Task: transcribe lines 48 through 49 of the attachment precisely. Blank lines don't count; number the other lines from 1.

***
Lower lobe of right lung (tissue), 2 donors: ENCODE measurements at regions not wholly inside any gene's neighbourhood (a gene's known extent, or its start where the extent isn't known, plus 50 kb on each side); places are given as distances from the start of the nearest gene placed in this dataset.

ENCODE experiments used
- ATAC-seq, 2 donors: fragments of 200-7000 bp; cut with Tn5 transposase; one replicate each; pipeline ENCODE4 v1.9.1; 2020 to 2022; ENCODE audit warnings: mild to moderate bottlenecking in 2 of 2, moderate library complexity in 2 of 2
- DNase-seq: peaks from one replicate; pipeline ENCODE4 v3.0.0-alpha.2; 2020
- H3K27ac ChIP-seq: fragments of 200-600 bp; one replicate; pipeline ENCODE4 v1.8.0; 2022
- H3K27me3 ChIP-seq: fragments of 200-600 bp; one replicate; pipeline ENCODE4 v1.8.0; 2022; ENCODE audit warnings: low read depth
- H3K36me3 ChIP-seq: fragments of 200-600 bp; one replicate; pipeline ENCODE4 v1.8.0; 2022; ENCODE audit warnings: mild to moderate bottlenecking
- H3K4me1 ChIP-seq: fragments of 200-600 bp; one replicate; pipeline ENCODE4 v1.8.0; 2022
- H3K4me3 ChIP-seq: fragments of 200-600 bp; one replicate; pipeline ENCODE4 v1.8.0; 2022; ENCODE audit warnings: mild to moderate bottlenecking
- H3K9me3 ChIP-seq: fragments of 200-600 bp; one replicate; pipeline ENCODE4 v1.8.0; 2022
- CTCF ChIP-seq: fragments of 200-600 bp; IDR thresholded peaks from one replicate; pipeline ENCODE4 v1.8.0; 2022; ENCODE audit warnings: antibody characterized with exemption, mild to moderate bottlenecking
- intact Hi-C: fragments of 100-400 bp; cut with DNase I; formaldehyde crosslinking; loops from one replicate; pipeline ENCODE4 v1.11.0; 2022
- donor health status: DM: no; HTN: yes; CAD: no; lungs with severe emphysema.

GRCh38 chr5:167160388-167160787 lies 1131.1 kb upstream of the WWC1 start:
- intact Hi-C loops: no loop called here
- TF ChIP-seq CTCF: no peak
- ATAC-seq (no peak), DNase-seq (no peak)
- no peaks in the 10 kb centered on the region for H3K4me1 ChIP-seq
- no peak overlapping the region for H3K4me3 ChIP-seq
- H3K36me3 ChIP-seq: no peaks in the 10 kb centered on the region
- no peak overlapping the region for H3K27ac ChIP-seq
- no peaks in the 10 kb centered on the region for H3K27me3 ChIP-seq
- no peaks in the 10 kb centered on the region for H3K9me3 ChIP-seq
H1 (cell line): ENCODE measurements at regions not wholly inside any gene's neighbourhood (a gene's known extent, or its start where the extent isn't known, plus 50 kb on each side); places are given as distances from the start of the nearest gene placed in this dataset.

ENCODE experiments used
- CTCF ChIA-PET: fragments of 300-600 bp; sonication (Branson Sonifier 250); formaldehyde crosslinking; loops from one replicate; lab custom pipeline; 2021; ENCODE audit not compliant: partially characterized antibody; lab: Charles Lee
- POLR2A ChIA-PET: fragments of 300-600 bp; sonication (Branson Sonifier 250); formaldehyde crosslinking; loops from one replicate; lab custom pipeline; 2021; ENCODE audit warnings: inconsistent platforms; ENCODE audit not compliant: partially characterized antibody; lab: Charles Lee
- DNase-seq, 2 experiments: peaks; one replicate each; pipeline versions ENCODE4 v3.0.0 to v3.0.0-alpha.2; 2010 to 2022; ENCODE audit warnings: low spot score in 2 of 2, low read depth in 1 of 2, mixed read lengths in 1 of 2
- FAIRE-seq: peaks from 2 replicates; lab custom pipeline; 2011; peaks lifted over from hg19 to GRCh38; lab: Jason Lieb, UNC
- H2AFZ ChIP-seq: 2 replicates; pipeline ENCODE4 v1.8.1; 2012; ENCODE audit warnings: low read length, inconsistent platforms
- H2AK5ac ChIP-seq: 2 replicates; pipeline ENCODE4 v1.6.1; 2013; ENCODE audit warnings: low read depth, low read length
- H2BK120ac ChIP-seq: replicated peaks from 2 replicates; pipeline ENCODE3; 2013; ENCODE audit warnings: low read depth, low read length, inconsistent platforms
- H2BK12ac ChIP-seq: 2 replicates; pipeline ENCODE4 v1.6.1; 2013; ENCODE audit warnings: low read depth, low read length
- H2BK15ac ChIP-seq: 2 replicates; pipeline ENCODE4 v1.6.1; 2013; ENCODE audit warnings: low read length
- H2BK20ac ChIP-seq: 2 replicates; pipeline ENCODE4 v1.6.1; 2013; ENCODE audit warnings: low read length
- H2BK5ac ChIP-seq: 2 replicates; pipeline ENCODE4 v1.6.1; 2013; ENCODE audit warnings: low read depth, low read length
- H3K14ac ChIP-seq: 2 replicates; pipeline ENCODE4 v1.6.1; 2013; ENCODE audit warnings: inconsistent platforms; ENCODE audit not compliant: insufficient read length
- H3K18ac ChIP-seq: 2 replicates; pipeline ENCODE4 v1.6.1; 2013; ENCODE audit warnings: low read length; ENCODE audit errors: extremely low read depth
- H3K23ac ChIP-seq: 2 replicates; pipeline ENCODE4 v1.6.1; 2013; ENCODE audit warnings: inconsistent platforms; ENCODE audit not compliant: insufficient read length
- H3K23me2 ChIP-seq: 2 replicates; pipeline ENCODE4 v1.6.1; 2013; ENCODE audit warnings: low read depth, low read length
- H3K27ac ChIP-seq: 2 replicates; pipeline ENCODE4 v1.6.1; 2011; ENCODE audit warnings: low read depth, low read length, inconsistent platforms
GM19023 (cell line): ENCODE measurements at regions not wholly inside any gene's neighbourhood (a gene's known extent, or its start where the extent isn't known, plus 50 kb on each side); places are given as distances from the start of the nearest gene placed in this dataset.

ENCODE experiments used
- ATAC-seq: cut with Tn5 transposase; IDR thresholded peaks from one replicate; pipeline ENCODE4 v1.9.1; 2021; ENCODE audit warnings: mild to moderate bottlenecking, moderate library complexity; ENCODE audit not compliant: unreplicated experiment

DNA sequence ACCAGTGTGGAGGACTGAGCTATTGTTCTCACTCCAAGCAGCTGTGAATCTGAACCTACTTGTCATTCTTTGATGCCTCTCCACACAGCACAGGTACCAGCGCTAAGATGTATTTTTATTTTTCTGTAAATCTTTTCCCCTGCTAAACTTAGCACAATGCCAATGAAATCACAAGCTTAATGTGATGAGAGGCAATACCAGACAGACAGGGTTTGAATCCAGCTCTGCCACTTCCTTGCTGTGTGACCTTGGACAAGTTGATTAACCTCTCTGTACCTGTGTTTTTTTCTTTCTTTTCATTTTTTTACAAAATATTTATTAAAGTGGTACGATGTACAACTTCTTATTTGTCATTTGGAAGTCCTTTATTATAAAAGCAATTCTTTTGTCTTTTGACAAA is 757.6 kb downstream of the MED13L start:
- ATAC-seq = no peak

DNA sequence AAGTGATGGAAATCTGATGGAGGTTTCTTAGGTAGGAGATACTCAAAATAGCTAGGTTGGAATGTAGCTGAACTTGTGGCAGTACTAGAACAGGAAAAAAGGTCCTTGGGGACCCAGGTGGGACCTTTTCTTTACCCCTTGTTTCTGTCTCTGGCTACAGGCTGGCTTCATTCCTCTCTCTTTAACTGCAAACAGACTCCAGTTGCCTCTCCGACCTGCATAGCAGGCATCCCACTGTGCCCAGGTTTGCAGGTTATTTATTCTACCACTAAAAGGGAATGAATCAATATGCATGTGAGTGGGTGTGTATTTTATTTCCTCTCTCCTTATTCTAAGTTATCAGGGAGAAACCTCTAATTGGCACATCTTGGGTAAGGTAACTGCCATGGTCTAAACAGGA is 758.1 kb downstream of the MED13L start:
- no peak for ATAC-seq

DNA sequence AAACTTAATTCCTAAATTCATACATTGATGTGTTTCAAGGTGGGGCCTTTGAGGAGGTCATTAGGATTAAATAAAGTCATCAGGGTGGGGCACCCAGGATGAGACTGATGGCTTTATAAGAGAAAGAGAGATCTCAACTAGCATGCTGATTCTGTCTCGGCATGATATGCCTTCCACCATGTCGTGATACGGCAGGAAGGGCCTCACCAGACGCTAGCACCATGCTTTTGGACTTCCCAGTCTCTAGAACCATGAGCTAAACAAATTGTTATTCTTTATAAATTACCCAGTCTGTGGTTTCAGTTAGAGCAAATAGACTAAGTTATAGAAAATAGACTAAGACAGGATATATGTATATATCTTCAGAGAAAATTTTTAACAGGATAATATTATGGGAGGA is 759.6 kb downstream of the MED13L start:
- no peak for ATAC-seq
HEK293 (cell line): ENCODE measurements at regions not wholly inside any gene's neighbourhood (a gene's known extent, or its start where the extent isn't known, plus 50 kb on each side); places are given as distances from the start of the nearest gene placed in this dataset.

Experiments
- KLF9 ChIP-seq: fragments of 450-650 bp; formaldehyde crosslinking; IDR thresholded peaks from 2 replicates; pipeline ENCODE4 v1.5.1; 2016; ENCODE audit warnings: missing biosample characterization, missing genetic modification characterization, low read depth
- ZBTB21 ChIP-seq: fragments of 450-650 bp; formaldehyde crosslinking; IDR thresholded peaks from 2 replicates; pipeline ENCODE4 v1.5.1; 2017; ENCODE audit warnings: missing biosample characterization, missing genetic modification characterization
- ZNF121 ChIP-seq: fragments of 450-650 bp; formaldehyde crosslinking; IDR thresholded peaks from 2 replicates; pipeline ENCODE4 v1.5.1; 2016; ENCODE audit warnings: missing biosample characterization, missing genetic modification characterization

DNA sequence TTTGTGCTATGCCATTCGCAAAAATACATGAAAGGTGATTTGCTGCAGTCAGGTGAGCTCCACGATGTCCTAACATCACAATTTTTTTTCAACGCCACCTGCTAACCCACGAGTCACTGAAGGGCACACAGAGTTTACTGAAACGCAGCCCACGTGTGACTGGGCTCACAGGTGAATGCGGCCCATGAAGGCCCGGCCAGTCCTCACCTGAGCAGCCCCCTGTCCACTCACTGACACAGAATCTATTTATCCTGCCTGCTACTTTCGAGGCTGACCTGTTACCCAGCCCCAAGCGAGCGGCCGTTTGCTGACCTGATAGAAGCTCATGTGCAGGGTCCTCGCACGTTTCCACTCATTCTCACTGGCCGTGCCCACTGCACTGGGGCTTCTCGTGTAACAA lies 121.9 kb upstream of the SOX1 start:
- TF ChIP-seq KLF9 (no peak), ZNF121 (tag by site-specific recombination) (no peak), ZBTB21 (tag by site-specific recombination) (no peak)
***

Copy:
- no peak for ATAC-seq

DNA sequence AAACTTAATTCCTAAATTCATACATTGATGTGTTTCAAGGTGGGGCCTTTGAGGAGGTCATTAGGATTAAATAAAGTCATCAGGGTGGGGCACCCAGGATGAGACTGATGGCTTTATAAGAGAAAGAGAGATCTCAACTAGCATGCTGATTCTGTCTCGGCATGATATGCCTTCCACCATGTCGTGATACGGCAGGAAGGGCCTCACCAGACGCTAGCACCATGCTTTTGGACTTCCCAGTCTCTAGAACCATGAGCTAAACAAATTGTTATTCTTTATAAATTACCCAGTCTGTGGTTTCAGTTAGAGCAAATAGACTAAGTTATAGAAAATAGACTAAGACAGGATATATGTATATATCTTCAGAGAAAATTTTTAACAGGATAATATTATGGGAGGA is 759.6 kb downstream of the MED13L start: